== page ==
By Dave Zirin
Let's not "bury the lead" here. At a moment when people across the country are reckoning with the deadly reality of police violence and the terror it imposes on black communities, the New York Police Department fractured the leg of a player in the National Basketball Association. The NYPD had an interaction with Thabo Sefolosha of the Atlanta Hawks, and they broke his damn leg.
Sefolosha's damaged fibula comes after a season when NBA players spent last winter making statements against police violence, after the killings of Michael Brown and Eric Garner. It also comes at a time when police brutality is under an exacting microscope following the execution of Walter Scott by Officer Michael Slager in North Charleston, South Carolina.
In the blinkered reality of the sports world, the big story is that the damage to Sefolosha has happened right when the Atlanta Hawks are about to enter the playoffs with the best record in the Eastern Conference, jeopardizing what has been a dream season. Now, unless they make a deep playoff run, it will be remembered as a dream trapped between nightmares; a squad whose season began under a cloud of racist controversy, with the ugly leaked interactions between owner Bruce Levenson and general manager Danny Ferry, and now ends under a similarly colored cloud.
How in the hell did the NYPD come to injure Thabo Sefolosha? One moment a friend of Sefolosha, fellow NBA player Chris Copeland and Copeland's girlfriend Katrine Saltara were being stabbed at a trendy Chelsea nightclub (both are in stable condition), then Sefolosha and his Atlanta Hawk teammate Pero Antic were being arrested for obstruction… and then a broken leg. As for how Sefolosha's fibula was fractured, there is the police version of what went down and then there is Thabo's version. Stunningly, several outlets including ESPN first printed the police's version as fact. If nothing else, the death of Walter Scott should be a lesson to all of us that there is a chasm between what the police can say happened and the reality of a situation.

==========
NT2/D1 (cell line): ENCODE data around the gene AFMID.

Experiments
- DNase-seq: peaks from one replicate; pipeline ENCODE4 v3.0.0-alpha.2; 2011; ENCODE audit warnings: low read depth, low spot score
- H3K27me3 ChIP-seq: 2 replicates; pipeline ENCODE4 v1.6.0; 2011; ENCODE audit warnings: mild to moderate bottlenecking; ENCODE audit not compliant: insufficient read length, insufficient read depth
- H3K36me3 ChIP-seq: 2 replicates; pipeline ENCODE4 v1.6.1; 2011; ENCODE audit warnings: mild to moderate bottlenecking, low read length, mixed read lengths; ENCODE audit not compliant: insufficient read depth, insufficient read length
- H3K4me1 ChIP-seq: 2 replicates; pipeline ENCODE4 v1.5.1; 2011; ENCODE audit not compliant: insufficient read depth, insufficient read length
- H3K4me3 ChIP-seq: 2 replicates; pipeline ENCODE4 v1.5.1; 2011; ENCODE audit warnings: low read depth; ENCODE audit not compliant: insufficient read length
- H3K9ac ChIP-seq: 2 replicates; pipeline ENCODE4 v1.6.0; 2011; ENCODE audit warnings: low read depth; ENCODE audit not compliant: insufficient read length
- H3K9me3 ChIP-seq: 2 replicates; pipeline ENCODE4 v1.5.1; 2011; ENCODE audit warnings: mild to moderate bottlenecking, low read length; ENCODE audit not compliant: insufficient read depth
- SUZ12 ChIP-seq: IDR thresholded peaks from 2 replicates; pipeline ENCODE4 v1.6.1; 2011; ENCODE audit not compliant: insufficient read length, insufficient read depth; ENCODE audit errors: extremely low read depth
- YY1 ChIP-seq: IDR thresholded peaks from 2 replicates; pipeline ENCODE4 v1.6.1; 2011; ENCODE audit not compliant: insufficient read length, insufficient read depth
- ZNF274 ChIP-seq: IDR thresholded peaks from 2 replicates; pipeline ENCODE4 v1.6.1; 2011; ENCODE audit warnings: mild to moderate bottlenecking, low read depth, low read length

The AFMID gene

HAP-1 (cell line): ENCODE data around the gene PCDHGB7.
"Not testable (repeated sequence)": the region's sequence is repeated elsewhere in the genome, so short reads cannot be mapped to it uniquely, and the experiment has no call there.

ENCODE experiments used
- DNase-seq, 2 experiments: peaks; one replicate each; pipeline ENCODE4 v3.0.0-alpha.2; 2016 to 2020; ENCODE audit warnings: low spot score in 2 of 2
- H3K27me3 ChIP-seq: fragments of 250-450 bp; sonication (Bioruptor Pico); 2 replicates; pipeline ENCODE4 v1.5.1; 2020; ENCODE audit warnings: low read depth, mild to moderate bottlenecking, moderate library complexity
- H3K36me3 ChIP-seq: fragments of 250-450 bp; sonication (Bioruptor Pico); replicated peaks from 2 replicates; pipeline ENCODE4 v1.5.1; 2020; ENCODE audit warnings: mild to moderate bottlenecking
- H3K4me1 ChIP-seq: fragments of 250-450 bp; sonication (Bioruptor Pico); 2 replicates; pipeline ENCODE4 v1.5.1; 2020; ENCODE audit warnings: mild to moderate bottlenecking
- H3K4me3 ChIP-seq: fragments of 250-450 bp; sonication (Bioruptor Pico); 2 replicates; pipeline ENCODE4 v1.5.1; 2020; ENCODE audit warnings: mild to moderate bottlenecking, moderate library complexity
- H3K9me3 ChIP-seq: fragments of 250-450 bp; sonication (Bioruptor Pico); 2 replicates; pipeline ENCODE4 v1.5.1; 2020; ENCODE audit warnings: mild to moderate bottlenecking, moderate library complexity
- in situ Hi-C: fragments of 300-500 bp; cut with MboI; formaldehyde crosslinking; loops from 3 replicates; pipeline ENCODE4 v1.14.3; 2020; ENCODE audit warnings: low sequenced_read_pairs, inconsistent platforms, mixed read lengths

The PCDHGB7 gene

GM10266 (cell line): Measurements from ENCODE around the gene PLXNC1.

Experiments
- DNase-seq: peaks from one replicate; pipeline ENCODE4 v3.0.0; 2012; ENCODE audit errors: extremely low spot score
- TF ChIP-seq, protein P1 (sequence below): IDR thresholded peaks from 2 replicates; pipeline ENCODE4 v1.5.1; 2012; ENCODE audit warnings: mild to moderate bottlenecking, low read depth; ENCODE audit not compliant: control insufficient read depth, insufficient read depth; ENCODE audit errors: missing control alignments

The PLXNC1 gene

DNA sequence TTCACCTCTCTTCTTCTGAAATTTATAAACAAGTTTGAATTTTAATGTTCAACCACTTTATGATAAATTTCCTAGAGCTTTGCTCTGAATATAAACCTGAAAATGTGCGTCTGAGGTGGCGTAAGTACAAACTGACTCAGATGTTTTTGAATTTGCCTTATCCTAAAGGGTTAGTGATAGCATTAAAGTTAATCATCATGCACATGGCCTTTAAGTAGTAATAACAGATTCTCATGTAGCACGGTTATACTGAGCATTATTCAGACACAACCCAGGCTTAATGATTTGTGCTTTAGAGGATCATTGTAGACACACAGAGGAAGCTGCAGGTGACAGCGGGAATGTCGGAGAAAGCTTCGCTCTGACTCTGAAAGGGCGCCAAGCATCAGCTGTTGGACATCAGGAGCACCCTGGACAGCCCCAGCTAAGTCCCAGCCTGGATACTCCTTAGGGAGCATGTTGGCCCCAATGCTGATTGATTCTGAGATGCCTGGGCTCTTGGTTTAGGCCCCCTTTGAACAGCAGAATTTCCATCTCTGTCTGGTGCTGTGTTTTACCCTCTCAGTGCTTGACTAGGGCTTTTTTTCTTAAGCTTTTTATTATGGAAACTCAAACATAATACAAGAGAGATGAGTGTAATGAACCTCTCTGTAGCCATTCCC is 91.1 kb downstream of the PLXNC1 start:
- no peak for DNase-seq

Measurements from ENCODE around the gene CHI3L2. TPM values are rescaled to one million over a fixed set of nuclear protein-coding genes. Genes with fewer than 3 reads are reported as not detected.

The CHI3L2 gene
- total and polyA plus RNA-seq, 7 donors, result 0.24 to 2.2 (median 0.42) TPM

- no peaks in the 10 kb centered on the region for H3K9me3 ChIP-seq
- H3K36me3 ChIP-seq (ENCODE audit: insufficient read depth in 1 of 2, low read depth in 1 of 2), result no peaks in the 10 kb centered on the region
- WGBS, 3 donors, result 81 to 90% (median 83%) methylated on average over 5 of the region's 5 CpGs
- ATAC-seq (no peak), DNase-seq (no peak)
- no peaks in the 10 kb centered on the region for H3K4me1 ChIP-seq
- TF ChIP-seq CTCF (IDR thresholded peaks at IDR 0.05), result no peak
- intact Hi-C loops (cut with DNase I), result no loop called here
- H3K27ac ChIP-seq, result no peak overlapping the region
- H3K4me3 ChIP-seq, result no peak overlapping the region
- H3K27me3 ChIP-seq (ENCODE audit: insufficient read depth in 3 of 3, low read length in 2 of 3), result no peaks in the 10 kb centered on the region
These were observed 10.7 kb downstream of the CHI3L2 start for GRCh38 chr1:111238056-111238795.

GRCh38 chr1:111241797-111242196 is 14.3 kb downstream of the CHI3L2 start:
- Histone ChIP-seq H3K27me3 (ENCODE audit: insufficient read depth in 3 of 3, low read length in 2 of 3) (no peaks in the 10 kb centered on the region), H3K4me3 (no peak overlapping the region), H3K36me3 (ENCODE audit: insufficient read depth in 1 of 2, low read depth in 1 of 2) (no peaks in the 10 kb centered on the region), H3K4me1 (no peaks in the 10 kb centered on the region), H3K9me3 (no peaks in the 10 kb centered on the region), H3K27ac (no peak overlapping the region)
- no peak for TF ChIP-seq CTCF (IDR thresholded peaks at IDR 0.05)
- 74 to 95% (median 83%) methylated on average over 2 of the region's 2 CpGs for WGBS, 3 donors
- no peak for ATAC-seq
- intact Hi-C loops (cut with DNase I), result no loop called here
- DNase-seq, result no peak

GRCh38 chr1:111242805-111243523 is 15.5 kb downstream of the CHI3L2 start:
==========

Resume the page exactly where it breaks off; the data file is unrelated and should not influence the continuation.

The police version, to quote ESPN's original article, was, "Sefolosha sustained the injury while resisting arrest outside a Manhattan night club early Wednesday morning. Sefolosha was arrested along with teammate Pero Antic for interfering with local police's efforts to set up a crime scene following the stabbing of Indiana Pacers forward Chris Copeland."
A great deal of credit should go to the author of this piece, Kevin Arnovitz, who changed the wording in the article after a social media pushback. But the original text should be a reminder, especially this week of all weeks, that we should never take police versions as synonymous with reality. Sure enough, Sefolosha and Pero Antic deny this version of events. Their only statement has been the following:
We do have a videotape of what took place, but all it reveals is multiple police officers jumping the rail-thin 6'7" 220 pound Sefolosha. Ironically, or tellingly, his fellow-arrestee, Pero Antic, has an appearance we'll describe as ornately terrifying. Tattooed, bald, seven feet tall and over 260 pounds, he is a Macedonian guy who happens to be white. Sefolosha is a Swiss guy who happens to be black. The terrifying seven-footer walked away and the guy from Switzerland was jumped. Whether or not racial bias was involved, the optics of this are very familiar to anyone who has followed the methodologies of the NYPD.
In time, we will find out what happened. Sefolosha has the deep pockets and the lawyers to either wrest some justice out of this situation or, if it is determined that he did obstruct justice, make it go away. But in the league, it will be seen as bigger than one case, one confrontation, one injury. This is the year when the NBA intersected with the #BlackLivesMatter movement. Perhaps after a several month lull, players or the NBPA will have something to say, if not about Walter Scott, then about Thabo Sefolosha.
The message from NBA players last winter was that "what happened to Michael Brown or Eric Garner could happen to me." Well, police violence has come home. This is bigger than the damage the Hawks have suffered to their title dreams. It's about whether fame and fortune can buy safety in the United States, if one also happens to be living while black.